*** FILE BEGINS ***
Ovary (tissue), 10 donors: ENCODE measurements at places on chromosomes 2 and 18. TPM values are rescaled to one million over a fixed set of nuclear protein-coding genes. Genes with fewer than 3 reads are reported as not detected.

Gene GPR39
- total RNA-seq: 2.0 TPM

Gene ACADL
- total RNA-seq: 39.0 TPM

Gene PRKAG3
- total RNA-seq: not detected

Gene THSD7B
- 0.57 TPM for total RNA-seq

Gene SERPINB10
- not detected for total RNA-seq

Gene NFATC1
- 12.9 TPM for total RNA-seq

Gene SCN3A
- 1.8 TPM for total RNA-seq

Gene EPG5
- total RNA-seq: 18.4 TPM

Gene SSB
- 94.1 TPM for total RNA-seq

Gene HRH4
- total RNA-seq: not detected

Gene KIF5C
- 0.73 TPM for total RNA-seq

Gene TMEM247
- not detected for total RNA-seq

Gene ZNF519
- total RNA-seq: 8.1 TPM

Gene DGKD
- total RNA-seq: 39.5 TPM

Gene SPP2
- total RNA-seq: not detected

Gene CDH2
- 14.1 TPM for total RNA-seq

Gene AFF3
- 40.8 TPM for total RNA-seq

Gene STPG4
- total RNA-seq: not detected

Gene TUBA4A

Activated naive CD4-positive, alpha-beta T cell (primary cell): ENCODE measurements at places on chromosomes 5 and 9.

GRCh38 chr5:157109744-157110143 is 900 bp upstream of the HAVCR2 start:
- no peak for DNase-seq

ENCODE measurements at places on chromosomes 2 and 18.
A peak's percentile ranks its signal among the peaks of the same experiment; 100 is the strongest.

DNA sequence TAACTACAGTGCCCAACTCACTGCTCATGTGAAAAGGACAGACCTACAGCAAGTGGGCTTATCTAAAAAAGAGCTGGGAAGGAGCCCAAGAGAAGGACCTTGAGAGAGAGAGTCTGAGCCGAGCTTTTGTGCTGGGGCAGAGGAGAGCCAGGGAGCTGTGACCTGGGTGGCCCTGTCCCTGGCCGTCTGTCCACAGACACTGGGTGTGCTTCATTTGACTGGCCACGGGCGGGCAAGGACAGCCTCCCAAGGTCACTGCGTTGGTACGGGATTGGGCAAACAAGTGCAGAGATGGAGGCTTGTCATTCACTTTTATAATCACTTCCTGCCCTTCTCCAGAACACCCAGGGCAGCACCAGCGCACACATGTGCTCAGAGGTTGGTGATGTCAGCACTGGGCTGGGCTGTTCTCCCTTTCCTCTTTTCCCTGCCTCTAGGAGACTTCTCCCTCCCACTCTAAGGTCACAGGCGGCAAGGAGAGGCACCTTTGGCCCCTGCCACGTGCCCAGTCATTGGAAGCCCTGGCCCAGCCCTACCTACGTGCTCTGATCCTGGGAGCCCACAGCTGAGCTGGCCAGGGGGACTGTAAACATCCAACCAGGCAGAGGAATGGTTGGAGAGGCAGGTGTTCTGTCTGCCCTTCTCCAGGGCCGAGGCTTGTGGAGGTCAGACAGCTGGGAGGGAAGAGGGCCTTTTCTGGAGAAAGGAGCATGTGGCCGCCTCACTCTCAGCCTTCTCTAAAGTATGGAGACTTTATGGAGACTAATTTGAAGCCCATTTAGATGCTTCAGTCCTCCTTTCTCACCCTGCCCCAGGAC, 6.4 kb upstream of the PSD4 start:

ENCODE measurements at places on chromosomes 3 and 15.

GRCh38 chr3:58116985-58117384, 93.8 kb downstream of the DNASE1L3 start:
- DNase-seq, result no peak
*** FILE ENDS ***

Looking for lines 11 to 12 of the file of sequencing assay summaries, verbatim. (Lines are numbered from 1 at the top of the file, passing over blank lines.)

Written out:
- not detected for total RNA-seq

Gene NFATC1